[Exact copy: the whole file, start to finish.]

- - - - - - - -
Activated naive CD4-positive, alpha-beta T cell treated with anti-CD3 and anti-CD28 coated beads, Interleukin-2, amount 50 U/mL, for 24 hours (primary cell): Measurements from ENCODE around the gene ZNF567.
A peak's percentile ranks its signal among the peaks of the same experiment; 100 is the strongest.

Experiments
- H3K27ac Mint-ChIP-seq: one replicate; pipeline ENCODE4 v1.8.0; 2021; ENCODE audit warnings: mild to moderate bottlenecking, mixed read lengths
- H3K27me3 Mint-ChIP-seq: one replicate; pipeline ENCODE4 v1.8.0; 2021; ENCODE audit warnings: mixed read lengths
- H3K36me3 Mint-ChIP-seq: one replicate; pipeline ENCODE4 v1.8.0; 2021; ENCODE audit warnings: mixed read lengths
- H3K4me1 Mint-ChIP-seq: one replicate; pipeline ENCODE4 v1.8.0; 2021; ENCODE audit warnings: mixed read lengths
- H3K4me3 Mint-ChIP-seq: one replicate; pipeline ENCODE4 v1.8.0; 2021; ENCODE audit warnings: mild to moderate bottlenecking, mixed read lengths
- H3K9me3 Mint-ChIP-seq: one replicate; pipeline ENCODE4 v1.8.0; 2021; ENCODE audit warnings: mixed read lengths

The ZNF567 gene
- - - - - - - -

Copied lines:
Activated naive CD4-positive, alpha-beta T cell treated with anti-CD3 and anti-CD28 coated beads, Interleukin-2, amount 50 U/mL, for 24 hours (primary cell): Measurements from ENCODE around the gene ZNF567.
A peak's percentile ranks its signal among the peaks of the same experiment; 100 is the strongest.

Experiments
- H3K27ac Mint-ChIP-seq: one replicate; pipeline ENCODE4 v1.8.0; 2021; ENCODE audit warnings: mild to moderate bottlenecking, mixed read lengths
- H3K27me3 Mint-ChIP-seq: one replicate; pipeline ENCODE4 v1.8.0; 2021; ENCODE audit warnings: mixed read lengths
- H3K36me3 Mint-ChIP-seq: one replicate; pipeline ENCODE4 v1.8.0; 2021; ENCODE audit warnings: mixed read lengths
- H3K4me1 Mint-ChIP-seq: one replicate; pipeline ENCODE4 v1.8.0; 2021; ENCODE audit warnings: mixed read lengths
- H3K4me3 Mint-ChIP-seq: one replicate; pipeline ENCODE4 v1.8.0; 2021; ENCODE audit warnings: mild to moderate bottlenecking, mixed read lengths
- H3K9me3 Mint-ChIP-seq: one replicate; pipeline ENCODE4 v1.8.0; 2021; ENCODE audit warnings: mixed read lengths

The ZNF567 gene